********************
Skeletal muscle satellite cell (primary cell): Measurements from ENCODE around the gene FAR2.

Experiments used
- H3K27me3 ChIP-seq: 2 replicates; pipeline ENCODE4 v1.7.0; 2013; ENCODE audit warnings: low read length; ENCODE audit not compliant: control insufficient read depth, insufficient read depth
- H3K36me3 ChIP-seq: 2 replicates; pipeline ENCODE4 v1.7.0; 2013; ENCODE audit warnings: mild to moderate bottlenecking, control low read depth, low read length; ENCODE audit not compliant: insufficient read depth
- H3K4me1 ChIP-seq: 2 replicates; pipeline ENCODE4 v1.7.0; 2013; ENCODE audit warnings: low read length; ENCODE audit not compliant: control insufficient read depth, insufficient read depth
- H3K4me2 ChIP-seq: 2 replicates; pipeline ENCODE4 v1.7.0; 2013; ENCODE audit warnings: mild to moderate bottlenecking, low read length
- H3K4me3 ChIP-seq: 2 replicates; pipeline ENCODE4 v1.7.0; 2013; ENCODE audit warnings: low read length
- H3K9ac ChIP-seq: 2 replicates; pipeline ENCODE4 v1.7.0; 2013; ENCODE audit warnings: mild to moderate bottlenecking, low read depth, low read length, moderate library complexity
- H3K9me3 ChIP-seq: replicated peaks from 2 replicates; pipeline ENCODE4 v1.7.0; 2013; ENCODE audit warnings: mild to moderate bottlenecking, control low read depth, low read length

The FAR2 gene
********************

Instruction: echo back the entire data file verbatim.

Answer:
Skeletal muscle satellite cell (primary cell): Measurements from ENCODE around the gene FAR2.

Experiments used
- H3K27me3 ChIP-seq: 2 replicates; pipeline ENCODE4 v1.7.0; 2013; ENCODE audit warnings: low read length; ENCODE audit not compliant: control insufficient read depth, insufficient read depth
- H3K36me3 ChIP-seq: 2 replicates; pipeline ENCODE4 v1.7.0; 2013; ENCODE audit warnings: mild to moderate bottlenecking, control low read depth, low read length; ENCODE audit not compliant: insufficient read depth
- H3K4me1 ChIP-seq: 2 replicates; pipeline ENCODE4 v1.7.0; 2013; ENCODE audit warnings: low read length; ENCODE audit not compliant: control insufficient read depth, insufficient read depth
- H3K4me2 ChIP-seq: 2 replicates; pipeline ENCODE4 v1.7.0; 2013; ENCODE audit warnings: mild to moderate bottlenecking, low read length
- H3K4me3 ChIP-seq: 2 replicates; pipeline ENCODE4 v1.7.0; 2013; ENCODE audit warnings: low read length
- H3K9ac ChIP-seq: 2 replicates; pipeline ENCODE4 v1.7.0; 2013; ENCODE audit warnings: mild to moderate bottlenecking, low read depth, low read length, moderate library complexity
- H3K9me3 ChIP-seq: replicated peaks from 2 replicates; pipeline ENCODE4 v1.7.0; 2013; ENCODE audit warnings: mild to moderate bottlenecking, control low read depth, low read length

The FAR2 gene